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What are the challenges of using a legacy data lake?

Like any technology, data lakes must be used correctly.

The list below outlines some of the things that should be avoided when constructing a data lake. Later, we showcase a table that highlights the difference between a legacy data lake vs a modern data lake. A more modern data lake offers a few promising solutions to common data lake challenges.

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1. Data swamp are poorly managed data lakes with little value to the organization

Although data lakes are very versatile, without significant planning they can become difficult to manage and govern effectively. Without the right tools and processes in place, data lakes can devolve into data swamps, making it hard to find and utilize the data inside them. Starburst can help immensely in this regard by ensuring that data is both queryable and navigable regardless of how large the data lake becomes. 

2. Self-service access to data in a data lake can expose sensitive data

Most data lakes are designed to give users self-service access without involving a central IT department, but managing access to the data in a data lake is a concern. While self-service access improves efficiency and enables more people to work with data, it can also expose sensitive data to major security risks. For this reason, strict security measures are essential to prevent unauthorized access and ensure that users are trained appropriately in the safest way to use data lakes.

3. Performance and the amount of compute power applied

Data lakes are highly performant under many conditions. Despite this, their efficiency varies considerably depending on a variety of factors. This includes the storage size of the data lake, the amount of compute power applied to it, and the underlying data structures involved. To overcome these issues, advanced query engine technologies, such as Starburst, can be used to improve the performance. 

4. Balancing compliance, data governance, and versatility for a data lake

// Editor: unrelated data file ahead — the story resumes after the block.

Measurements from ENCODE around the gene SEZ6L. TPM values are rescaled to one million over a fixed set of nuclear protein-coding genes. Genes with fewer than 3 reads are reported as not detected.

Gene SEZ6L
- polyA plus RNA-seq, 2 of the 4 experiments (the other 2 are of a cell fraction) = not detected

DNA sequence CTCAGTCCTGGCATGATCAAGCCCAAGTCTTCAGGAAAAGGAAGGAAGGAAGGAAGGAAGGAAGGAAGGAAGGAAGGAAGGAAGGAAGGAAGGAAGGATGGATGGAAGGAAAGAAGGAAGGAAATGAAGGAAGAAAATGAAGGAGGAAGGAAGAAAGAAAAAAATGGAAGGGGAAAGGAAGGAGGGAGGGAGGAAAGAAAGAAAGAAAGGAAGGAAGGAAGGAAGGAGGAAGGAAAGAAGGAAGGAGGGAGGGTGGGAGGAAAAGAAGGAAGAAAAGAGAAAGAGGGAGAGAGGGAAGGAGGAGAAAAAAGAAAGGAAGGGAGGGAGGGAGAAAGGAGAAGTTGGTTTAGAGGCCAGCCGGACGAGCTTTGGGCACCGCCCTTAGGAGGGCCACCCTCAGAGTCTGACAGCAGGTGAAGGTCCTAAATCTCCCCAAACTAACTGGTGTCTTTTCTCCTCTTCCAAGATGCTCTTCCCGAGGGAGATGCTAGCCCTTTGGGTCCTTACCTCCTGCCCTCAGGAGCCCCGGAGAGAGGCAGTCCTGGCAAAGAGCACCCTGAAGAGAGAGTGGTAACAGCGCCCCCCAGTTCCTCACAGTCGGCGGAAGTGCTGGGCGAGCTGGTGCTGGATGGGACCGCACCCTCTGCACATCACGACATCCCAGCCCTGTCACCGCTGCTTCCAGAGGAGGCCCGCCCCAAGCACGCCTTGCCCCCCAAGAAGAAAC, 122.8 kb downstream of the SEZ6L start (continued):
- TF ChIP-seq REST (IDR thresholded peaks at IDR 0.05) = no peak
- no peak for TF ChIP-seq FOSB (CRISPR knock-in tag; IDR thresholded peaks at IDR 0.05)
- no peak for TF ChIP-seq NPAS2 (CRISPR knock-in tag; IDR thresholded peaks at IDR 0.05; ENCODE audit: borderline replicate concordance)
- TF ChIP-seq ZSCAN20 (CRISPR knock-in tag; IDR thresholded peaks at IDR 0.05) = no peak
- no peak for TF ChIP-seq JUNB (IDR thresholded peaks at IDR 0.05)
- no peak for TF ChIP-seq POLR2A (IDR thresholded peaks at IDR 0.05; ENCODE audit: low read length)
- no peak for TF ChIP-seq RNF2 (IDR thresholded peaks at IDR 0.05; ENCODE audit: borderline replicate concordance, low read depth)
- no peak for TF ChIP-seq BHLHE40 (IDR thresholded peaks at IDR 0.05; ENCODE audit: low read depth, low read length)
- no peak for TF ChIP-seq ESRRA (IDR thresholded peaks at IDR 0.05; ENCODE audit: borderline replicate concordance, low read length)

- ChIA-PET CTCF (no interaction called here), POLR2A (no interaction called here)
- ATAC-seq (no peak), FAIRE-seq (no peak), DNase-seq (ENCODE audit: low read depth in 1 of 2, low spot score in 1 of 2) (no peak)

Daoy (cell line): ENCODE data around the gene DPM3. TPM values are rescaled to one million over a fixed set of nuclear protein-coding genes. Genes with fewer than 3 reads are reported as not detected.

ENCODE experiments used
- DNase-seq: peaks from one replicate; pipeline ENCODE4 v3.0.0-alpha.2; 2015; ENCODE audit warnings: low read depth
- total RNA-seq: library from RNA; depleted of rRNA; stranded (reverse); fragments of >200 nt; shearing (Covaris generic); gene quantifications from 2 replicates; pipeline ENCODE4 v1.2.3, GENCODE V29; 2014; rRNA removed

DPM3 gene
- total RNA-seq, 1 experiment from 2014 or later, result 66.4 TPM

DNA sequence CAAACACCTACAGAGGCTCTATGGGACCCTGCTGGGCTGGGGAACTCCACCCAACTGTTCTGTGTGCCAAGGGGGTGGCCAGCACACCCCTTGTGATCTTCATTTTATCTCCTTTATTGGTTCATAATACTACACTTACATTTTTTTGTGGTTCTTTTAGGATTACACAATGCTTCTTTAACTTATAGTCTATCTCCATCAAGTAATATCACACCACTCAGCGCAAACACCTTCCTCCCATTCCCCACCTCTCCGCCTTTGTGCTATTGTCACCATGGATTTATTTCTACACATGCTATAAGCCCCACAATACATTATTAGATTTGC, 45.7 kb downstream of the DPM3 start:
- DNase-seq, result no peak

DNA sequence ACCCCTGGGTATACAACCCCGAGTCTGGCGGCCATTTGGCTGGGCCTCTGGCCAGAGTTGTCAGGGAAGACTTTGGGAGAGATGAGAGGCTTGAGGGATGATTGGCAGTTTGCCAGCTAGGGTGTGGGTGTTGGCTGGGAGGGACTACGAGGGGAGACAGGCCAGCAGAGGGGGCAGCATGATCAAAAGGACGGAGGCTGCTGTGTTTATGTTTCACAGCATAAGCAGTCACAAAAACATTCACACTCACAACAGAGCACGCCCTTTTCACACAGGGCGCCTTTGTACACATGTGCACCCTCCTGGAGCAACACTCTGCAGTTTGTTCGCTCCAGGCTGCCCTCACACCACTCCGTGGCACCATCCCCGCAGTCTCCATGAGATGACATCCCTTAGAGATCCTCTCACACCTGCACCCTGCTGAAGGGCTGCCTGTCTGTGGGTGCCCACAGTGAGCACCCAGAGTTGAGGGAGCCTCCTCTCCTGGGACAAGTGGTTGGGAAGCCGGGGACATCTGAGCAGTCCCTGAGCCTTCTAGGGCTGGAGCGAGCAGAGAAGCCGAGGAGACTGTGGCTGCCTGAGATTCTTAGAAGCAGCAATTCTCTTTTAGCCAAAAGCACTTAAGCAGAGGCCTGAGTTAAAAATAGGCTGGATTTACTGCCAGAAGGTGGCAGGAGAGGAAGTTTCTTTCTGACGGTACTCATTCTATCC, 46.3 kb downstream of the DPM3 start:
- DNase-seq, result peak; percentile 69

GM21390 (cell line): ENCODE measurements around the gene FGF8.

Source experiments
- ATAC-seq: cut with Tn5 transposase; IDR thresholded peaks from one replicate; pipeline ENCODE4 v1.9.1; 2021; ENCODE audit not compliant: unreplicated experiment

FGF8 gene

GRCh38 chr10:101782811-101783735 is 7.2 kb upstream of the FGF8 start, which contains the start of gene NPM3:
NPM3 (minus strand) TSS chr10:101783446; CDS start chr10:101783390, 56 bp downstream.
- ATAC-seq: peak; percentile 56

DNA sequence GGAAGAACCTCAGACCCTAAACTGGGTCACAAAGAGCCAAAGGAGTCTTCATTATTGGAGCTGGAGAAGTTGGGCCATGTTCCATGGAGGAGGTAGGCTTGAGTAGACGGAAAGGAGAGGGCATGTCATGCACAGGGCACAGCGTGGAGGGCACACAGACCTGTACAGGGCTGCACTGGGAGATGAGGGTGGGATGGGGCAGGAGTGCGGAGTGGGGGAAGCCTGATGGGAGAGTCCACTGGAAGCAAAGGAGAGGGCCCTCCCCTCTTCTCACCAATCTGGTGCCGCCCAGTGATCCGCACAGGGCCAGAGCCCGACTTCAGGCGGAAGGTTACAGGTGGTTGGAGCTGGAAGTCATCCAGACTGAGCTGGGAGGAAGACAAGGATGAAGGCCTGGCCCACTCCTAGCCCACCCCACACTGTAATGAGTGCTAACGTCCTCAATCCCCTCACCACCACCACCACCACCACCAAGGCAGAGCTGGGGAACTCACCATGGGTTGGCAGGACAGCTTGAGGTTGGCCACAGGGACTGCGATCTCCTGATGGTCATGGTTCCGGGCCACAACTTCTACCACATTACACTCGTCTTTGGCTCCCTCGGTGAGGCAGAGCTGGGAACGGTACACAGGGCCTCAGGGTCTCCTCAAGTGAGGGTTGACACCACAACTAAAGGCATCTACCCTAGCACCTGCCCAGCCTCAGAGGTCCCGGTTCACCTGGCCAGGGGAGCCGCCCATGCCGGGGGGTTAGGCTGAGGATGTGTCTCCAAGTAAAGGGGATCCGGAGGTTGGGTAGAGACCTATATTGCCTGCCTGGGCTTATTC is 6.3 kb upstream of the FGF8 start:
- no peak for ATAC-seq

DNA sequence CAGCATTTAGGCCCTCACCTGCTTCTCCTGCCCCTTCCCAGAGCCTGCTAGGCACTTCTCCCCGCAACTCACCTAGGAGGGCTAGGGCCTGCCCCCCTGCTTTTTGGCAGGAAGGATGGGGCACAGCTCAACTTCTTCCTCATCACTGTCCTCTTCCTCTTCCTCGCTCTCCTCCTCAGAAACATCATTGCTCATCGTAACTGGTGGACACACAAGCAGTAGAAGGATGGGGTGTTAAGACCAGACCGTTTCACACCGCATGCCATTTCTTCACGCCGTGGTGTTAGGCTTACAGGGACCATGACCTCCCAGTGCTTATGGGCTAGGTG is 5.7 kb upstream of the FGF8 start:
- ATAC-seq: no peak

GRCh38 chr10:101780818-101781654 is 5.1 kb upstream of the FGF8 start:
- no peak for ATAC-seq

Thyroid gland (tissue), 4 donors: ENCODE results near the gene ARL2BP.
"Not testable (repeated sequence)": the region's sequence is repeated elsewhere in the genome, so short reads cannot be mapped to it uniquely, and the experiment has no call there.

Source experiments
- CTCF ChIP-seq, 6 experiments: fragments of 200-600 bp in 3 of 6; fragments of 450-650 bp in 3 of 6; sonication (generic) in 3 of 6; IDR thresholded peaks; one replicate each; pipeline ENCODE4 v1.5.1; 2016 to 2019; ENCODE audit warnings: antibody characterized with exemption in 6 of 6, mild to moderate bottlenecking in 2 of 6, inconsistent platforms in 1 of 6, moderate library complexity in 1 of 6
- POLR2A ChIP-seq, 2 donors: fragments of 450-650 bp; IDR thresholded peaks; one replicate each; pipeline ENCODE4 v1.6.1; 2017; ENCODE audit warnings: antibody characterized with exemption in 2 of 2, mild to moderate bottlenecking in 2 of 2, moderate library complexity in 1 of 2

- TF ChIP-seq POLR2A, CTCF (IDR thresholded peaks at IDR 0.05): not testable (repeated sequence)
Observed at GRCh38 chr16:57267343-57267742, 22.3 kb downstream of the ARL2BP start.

One of the key challenges facing the use of data lakes is the need to ensure that the data inside them adheres to minimum compliance specifications. Data lakes can be subject to regulatory requirements, making it crucial to have a data governance framework in place. In certain circumstances, this increased need for compliance can limit some of the versatility and adaptability benefits that users seek when establishing a data lake. For this reason, a careful balance between compliance and versatility is often required.

5. ACID Compliance has been difficult to enforce

ACID compliance is another potential area of concern for data lakes. ACID stands for Atomicity, Consistency, Isolation, and Durability, and it is a set of design properties that guarantee the reliable processing of transactions. ACID is not usually a critical need in analytical systems. As most data lakes are used for analysis, traditional implementations have not focused on ACID compliance. Nonetheless, it is desirable in some circumstances and remains a drawback of traditional deployments. 

In recent years, data lakes have adopted modern open table formats which better support ACID compliance. Storage layer technologies such as Hudi, Delta Lake, and Iceberg have been developed to enhance ACID compliance and provide other enhancements to data lakes, bringing their performance closer to that of a data warehouse.

Legacy data lake vs Modern data lake

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